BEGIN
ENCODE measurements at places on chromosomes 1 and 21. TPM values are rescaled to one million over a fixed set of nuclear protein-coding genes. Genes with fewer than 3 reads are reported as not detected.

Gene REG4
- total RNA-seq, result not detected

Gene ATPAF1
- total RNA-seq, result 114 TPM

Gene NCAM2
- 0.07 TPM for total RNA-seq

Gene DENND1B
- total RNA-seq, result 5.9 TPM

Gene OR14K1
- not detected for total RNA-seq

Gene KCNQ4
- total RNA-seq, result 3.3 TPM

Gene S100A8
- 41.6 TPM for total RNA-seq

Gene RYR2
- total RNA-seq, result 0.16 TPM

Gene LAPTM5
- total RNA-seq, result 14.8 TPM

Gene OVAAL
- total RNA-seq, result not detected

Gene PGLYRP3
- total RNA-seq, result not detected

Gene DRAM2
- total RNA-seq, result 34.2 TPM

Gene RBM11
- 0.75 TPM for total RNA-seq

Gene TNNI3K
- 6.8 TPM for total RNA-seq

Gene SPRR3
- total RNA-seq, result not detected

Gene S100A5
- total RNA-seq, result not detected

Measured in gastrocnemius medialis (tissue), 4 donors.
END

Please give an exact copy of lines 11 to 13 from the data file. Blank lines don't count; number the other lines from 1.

- not detected for total RNA-seq

Gene KCNQ4
- total RNA-seq, result 3.3 TPM